# May I have a large container of coffee

Tomorrow (March 14) is Pi Day, an annual celebration of the mathematical constant "p". Although many of us are aware of Pi, and know that Pi is 3.1415926 (remembered with the mnemonic "May I have a large container of coffee"), how much do we know about this number?

Happy Pi Day everyone!

Back - Pi is the relationship between the perimeter of a circle (the circumference) and the distance across that circle (the diameter), among a multitude of other applications in maths, physics, and engineering.

- Pi Day has been celebrated since 1988 (where it was marked with apple pie)!

- This year is a very special Pi Day because it takes place on 3.14.15 (in the American way of writing the date), and at 9:26:53 the time will correspond with the first ten digits of pi (3.141592653).

- Pi has been known for almost 4,000 years! The ancient Babylonians calculated the area of a circle by taking three times the square of its radius, which gave a value of pi = 3. One Babylonian tablet (ca. 1900-1680 BC) indicates a value of 3.125 for pi, which is a closer approximation.

- The first calculation was done by Archimedes, one of the greatest mathematicians of ancient times, who lived between 287-212 BC. He calculated the area of a circle using the Pythagorean Theorem. He approximated the value of pi as between 3 1/7 and 3 10/71.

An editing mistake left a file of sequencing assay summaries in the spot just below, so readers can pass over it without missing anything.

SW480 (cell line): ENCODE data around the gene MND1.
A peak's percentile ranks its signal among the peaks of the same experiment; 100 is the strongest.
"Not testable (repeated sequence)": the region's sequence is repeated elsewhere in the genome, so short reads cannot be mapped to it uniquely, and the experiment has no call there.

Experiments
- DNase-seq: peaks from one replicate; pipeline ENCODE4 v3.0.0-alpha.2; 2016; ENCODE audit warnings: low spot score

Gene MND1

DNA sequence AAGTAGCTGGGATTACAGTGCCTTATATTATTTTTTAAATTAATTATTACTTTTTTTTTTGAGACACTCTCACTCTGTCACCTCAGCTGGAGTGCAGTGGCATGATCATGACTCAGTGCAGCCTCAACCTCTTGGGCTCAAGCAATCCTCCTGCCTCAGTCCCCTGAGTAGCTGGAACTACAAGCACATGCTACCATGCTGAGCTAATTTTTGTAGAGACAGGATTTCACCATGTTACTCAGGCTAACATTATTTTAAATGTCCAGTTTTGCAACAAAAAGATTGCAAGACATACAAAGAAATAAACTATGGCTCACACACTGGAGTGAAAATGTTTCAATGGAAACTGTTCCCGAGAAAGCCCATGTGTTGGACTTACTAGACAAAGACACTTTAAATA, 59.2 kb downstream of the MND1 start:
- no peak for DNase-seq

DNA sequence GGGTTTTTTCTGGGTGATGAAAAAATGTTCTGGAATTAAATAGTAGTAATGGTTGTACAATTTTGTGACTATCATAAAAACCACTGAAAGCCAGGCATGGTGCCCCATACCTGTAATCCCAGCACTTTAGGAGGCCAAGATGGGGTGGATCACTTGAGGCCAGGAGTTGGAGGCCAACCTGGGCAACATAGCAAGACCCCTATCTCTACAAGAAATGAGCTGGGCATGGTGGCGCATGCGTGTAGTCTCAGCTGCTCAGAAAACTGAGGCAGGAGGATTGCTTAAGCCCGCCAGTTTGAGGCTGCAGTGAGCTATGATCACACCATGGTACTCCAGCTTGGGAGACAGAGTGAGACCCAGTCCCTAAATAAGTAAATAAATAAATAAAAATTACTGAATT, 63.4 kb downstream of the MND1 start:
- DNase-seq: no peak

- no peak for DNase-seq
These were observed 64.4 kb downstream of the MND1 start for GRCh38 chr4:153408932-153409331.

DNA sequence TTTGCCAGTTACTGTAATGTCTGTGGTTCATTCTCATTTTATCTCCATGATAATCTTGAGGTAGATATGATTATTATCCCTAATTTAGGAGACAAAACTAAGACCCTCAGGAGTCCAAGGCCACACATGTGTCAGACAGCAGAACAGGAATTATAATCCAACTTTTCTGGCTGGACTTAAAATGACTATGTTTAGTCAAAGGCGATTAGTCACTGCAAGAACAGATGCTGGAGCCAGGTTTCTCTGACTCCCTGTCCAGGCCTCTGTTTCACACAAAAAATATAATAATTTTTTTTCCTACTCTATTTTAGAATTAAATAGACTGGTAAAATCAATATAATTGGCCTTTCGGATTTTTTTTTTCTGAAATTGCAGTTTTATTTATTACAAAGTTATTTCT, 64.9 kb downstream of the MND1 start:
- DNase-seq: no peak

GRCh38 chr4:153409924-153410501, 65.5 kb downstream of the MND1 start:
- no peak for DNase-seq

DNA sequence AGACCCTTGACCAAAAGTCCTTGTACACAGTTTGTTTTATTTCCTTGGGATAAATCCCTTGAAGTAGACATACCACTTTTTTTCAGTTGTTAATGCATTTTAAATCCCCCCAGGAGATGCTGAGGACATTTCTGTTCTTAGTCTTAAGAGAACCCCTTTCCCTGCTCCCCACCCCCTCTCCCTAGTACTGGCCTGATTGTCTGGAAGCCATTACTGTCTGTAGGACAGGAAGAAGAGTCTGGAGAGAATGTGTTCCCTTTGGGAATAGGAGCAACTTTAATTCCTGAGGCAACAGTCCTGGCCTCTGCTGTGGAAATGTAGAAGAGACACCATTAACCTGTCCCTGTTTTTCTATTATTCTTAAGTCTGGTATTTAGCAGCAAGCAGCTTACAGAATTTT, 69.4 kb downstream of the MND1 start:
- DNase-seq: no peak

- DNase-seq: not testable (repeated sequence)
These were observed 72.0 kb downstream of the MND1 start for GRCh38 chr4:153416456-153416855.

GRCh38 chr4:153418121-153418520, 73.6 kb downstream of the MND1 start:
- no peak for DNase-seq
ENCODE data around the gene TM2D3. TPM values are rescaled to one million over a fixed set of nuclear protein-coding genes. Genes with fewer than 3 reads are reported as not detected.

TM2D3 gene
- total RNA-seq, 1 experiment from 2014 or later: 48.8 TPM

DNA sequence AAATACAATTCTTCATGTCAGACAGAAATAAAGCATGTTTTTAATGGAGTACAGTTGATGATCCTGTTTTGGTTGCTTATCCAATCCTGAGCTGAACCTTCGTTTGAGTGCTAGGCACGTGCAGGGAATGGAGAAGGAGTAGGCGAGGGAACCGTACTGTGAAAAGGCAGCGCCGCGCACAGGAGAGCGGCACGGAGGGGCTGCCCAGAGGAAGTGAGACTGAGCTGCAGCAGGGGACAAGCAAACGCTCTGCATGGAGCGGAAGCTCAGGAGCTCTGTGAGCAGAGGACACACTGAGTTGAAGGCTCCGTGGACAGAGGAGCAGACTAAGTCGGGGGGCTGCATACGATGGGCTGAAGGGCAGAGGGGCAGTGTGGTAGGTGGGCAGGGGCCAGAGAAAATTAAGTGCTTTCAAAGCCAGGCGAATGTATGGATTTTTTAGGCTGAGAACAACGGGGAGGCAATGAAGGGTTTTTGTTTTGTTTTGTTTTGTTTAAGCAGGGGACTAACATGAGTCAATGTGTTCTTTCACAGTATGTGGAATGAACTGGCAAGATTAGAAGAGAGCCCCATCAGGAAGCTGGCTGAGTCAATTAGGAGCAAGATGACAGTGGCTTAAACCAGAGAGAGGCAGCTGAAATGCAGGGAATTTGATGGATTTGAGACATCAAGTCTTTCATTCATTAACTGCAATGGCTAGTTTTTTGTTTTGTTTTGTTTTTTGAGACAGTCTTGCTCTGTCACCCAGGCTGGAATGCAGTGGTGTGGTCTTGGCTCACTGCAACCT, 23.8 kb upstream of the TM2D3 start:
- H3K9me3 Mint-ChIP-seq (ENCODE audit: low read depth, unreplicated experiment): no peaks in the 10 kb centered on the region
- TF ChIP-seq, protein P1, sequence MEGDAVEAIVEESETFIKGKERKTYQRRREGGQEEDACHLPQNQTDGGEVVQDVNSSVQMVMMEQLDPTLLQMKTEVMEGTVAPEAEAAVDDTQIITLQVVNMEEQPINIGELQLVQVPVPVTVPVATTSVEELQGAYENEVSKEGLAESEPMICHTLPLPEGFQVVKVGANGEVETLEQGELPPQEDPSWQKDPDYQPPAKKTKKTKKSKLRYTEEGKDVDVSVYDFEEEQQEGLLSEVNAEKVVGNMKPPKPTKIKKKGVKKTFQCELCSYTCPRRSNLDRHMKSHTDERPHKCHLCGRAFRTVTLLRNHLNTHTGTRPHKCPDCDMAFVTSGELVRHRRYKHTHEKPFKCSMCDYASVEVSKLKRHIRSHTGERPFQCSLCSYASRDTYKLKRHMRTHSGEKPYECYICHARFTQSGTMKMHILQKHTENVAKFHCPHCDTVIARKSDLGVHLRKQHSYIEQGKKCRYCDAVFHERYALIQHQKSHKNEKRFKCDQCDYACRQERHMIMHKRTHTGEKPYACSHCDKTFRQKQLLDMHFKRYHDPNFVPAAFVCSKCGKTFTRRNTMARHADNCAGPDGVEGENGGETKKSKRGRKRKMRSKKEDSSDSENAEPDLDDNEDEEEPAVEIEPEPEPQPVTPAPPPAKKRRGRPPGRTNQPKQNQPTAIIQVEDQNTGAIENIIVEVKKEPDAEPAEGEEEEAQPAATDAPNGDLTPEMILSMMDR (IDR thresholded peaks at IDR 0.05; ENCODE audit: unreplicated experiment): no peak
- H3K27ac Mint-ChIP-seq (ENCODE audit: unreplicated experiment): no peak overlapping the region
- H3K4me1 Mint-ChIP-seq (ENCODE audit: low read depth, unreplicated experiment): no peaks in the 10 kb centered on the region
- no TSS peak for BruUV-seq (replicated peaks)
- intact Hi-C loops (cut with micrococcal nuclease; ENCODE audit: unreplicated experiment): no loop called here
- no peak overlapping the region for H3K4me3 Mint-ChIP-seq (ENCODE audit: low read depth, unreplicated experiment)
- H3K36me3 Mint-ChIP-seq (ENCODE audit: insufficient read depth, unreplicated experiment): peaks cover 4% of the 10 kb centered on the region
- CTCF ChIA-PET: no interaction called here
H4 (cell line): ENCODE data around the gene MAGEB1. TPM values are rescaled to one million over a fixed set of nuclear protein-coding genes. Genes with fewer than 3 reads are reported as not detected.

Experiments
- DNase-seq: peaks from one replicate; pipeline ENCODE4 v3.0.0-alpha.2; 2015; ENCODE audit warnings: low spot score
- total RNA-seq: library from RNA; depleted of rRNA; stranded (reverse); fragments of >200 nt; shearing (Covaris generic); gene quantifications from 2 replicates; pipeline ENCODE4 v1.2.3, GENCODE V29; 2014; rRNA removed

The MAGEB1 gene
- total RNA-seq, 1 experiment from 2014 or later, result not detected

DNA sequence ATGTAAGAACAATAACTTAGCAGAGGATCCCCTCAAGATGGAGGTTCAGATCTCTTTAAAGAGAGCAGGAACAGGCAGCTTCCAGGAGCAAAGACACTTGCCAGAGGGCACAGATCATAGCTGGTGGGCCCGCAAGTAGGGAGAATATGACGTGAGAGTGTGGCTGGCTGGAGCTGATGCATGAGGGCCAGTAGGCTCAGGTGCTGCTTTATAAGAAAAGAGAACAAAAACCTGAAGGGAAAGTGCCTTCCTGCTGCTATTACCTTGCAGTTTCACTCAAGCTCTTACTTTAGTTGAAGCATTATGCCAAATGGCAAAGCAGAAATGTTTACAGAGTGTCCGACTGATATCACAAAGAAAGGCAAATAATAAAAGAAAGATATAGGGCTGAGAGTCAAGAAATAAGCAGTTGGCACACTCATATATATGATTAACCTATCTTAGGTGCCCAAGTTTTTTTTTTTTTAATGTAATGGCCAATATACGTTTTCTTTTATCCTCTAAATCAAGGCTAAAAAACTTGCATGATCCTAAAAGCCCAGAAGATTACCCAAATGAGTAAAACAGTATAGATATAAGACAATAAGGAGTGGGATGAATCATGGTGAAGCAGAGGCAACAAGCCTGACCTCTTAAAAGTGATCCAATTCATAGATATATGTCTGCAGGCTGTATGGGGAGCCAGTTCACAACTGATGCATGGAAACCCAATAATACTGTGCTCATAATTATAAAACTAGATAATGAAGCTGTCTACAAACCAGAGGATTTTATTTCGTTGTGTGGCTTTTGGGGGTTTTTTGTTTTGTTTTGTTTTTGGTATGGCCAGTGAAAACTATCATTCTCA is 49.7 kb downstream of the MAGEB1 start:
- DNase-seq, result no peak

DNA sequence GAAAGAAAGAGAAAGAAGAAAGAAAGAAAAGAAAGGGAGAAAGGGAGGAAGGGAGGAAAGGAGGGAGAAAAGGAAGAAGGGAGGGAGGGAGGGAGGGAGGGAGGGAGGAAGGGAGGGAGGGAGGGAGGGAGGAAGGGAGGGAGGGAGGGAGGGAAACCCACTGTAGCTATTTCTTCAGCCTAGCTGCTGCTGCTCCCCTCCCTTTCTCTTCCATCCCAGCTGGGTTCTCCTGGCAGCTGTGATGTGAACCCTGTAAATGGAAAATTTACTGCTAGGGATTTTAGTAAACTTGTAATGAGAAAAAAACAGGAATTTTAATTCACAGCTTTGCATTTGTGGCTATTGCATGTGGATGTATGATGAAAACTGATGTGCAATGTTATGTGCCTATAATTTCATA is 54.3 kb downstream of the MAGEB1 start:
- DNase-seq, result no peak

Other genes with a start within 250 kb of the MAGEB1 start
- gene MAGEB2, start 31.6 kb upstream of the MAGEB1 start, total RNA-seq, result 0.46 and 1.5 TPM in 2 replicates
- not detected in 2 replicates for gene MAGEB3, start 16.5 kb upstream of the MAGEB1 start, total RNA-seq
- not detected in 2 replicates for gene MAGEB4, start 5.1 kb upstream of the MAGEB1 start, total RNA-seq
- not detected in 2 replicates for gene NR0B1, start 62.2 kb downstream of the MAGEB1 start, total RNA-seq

- A couple of hundred years later, Chinese mathematician Zu Chongzhi calculated the value of the ratio of the circumference of a circle to its diameter to be 355/113.

- The Greek letter p didn't arrive until 1700s.

- The value of pi has been calculated to more than two trillion decimal places.

- Chao Lu of China set the world record in 2005 for memorising the value of pi. He recited from memory the first 67,890 digits, taking him 24 hours and four seconds at a rate of 47 digits a minute (he didn't even pause for food)!

- Pi day is also Albert Einstein's birthday.

- If you write the numbers 3.14 on a piece of paper and hold it to a mirror it looks like 'PIE'.

Happy Pi Day everyone!